Airbnb: How you can make money from your spare bed

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green bedroom in a modern house ...

Who do you think is the world's third largest hotelier, after Hilton and IHG?

Well, it's you - or it could be, as part of Airbnb. Founded in San Francisco in 2008, it's a website that allows people to rent out their spare rooms or other accommodation to travellers on an ad-hoc basis.



The company takes a booking every two seconds, and has more than 300,000 properties listed, including 14,000 in the UK. They include sofabeds, rooms, flats and houses - as well as 500 castles, 200 treehouses and 1,400 boats.

A recent survey carried out by the company found that the typical host earns £2,822 per year; 42 percent are self-employed, freelance or part-time workers, treating it as a second source of income. The average stay is 4.6 nights. Most hosts are letting out space in the property they actually live in, for an average of 33 nights per year.

You don't need to live somewhere fabulous to be an Airbnb host - in London, for example, 72 percent of Airbnb properties are located outside the main hotel areas.

"The price will reflect what people expect," says Even Heggernes, Airbnb country manager for the UK and Ireland. "It's up to the host to decide what to charge, and if you charge £500 per night, then people will expect it to be as perfect as a hotel; but you could be charging £30 for a sofa."

Having said that, characterful properties or those in desirable areas will command a higher price and get more bookings. One such is the clock tower apartment at London's St Pancras Station, which owner Peter Tomkins says often attracts bookings a year ahead. "Put it this way, I'm booked for Valentine's Day next year," he says.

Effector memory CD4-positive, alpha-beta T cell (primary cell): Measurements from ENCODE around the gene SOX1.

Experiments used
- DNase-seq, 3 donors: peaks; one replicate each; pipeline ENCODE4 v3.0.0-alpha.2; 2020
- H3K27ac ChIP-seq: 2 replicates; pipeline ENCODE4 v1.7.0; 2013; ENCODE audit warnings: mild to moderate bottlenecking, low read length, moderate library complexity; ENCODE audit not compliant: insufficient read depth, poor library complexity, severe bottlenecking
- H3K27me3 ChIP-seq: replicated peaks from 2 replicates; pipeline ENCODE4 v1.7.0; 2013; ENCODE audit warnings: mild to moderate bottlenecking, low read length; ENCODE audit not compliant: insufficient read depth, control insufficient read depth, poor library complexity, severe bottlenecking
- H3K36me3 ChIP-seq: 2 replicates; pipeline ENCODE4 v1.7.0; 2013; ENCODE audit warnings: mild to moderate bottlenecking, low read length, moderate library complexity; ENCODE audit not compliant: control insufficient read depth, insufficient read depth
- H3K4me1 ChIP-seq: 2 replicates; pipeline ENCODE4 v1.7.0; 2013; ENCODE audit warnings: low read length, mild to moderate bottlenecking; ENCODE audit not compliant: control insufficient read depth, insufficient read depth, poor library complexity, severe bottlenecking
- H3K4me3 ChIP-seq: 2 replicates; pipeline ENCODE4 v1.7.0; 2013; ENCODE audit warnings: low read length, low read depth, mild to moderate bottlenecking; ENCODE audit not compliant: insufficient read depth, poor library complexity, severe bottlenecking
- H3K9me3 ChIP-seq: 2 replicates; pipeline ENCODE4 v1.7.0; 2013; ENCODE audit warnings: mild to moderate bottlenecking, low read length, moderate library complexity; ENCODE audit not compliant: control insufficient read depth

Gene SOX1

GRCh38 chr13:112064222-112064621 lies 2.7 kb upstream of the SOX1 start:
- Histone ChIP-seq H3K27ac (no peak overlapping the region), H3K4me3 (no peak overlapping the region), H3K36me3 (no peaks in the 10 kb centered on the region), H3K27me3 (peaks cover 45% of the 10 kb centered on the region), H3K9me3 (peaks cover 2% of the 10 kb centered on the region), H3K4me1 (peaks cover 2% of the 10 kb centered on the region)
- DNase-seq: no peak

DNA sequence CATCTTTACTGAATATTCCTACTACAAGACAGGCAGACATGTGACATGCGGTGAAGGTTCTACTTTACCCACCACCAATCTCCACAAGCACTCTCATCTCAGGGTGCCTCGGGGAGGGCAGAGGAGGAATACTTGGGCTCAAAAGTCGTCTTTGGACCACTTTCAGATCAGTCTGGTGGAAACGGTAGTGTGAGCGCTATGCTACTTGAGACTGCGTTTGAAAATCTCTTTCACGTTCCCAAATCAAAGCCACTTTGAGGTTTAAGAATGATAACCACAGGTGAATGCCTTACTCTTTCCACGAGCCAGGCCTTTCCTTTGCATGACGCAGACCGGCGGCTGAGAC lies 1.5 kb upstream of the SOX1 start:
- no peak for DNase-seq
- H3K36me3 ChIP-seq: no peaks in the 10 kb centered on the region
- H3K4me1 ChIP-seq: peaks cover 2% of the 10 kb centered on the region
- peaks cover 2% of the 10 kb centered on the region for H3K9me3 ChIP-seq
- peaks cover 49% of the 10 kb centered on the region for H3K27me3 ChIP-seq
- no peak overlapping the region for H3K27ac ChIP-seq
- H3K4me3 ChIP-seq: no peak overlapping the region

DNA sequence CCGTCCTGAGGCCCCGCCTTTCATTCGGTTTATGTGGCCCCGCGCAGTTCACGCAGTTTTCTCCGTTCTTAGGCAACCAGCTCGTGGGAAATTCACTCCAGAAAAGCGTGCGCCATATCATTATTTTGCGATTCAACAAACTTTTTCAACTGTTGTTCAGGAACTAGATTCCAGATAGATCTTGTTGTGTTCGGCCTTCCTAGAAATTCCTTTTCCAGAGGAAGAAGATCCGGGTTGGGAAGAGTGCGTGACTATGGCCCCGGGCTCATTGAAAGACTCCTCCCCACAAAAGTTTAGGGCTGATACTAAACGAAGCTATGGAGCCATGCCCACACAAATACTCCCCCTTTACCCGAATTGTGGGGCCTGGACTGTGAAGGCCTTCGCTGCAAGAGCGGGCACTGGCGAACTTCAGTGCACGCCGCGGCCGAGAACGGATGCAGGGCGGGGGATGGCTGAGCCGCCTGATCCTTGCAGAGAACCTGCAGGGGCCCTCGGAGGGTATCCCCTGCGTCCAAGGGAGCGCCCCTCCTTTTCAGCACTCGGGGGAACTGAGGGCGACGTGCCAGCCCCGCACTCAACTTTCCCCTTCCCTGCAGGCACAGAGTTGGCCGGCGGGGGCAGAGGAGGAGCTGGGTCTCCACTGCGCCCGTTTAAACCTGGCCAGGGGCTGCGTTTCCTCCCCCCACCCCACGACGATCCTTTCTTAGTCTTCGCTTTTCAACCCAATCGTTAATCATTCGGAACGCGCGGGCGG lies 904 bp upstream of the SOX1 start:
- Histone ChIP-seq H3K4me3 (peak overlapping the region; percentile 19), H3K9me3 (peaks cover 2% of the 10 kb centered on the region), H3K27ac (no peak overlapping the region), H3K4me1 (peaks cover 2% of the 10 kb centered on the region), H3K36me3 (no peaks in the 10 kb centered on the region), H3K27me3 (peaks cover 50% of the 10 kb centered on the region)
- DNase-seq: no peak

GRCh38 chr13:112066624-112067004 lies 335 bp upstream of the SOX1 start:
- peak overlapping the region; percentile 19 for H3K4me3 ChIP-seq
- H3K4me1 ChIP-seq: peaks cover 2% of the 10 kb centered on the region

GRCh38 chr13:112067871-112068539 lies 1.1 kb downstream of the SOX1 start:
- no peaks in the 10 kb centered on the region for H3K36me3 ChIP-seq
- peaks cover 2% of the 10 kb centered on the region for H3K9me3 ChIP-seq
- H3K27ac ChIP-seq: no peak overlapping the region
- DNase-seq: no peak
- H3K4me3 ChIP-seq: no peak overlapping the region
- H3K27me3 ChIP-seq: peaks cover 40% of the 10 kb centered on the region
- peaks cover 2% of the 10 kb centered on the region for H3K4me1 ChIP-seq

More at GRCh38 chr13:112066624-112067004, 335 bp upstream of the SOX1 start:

Tompkins said he'd never heard of the site until he was looking for a flatmate and a friend suggested registering with Airbnb instead. "It's more work for me because of the cleaning, changing and things like that, but of course the rents are a lot better," he says.

Creating a listing is free, with hosts paying Airbnb three percent of the price; guests pay a fee too. You can add cleaning charges and make pricing variable, for example charging more for weekends and holiday periods, or offering discounts for longer bookings.

Clearly, trust is a big issue. While many hosts stay in the property while they have guests, many others are letting out their whole property. There have been cases of guests trashing the place - last summer, for example, guests caused more than $6,000-worth of damage to a $2.5 million apartment in Texas.

But, says Heggernes, "We are a marketplace built on trust; we leave each other reviews, so the host reviews the guest and the guest reviews the host. In the few incidents where things go wrong, we have the host guarantee." This covers hosts for up to £60,000-worth of damage - although there are certain exceptions such as cash, valuable art and jewellery.

The company recommends swapping messages with potential guests and reading their profiles carefully, checking references and making sure they have a valid phone number, for example.

Tompkins says he's never had a problem guest - although he has sometimes rejected somebody on the basis of gut feeling. He locks up a few treasures in a cupboard, but says: "I don't keep a lot of precious stuff, and a bit of wear and tear is something I can live with."

The legal position is a little complicated - and, says Heggernes, it's up to the host to make sure that everything's above board. Hosts will need to check with their mortgage company or landlord that subletting is permissible. It frequently isn't, especially if the room's likely to be let for much of the time. You may need to come to a special arrangement, which is likely to cost more.

And while Airbnb will pay up for damage caused by a guest, letting a room may also invalidate a host's own insurance, meaning that unrelated claims could be disallowed. Again, it may well be possible to reach an agreement with the insurance company.

Of course Airbnb isn't money for nothing - you're effectively becoming a landlord or hotelier, after all. "You shouldn't underestimate the work involved - you should expect to spend an hour to an hour and a half a day dealing with enquiries," says Tompkins.

But there are big benefits to being an Airbnb host beyond the financial rewards, he says.

"The best thing is all the people I meet - people from all over the world, but also from the UK," he says. "I had a very nice holiday in Berlin recently, where I went to stay with people that are coming soon to stay with me. They got in touch to make a booking, and when they said they lived in Berlin, I arranged to go and stay with them too."

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